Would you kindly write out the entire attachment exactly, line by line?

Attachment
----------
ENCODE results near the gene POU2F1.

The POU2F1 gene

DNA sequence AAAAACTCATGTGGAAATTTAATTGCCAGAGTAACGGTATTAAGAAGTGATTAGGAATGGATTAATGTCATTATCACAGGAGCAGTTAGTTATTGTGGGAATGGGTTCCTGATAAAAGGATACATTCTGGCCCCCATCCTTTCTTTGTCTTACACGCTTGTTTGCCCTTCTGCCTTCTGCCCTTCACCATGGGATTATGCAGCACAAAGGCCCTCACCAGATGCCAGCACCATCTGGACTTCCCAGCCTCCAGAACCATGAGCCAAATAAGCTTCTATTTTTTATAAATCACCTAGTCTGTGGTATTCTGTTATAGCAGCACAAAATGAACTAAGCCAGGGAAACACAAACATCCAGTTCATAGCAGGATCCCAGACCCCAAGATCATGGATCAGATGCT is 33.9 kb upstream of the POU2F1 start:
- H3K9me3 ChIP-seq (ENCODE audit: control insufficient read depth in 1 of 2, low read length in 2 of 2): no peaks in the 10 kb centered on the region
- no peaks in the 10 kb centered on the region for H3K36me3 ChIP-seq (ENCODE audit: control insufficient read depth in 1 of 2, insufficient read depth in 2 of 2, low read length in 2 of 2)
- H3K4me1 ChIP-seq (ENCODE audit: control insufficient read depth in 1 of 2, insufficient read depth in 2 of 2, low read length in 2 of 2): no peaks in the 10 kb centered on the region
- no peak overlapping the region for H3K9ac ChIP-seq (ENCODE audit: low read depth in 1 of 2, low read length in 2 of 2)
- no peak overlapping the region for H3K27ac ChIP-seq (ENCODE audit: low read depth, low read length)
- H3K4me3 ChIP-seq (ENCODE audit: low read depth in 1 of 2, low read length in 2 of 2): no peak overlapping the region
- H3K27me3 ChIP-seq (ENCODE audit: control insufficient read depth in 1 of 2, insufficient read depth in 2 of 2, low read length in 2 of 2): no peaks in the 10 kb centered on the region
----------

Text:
ENCODE results near the gene POU2F1.

The POU2F1 gene

DNA sequence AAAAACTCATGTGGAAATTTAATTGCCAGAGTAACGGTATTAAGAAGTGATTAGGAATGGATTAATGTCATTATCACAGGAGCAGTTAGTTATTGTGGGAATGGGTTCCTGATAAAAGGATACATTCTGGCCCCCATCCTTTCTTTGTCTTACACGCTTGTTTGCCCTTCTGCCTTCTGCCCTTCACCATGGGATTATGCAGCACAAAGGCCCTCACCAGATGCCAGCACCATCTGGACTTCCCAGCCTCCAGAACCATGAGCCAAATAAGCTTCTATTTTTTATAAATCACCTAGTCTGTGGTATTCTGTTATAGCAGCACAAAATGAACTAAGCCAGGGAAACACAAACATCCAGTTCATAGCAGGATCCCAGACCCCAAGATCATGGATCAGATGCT is 33.9 kb upstream of the POU2F1 start:
- H3K9me3 ChIP-seq (ENCODE audit: control insufficient read depth in 1 of 2, low read length in 2 of 2): no peaks in the 10 kb centered on the region
- no peaks in the 10 kb centered on the region for H3K36me3 ChIP-seq (ENCODE audit: control insufficient read depth in 1 of 2, insufficient read depth in 2 of 2, low read length in 2 of 2)
- H3K4me1 ChIP-seq (ENCODE audit: control insufficient read depth in 1 of 2, insufficient read depth in 2 of 2, low read length in 2 of 2): no peaks in the 10 kb centered on the region
- no peak overlapping the region for H3K9ac ChIP-seq (ENCODE audit: low read depth in 1 of 2, low read length in 2 of 2)
- no peak overlapping the region for H3K27ac ChIP-seq (ENCODE audit: low read depth, low read length)
- H3K4me3 ChIP-seq (ENCODE audit: low read depth in 1 of 2, low read length in 2 of 2): no peak overlapping the region
- H3K27me3 ChIP-seq (ENCODE audit: control insufficient read depth in 1 of 2, insufficient read depth in 2 of 2, low read length in 2 of 2): no peaks in the 10 kb centered on the region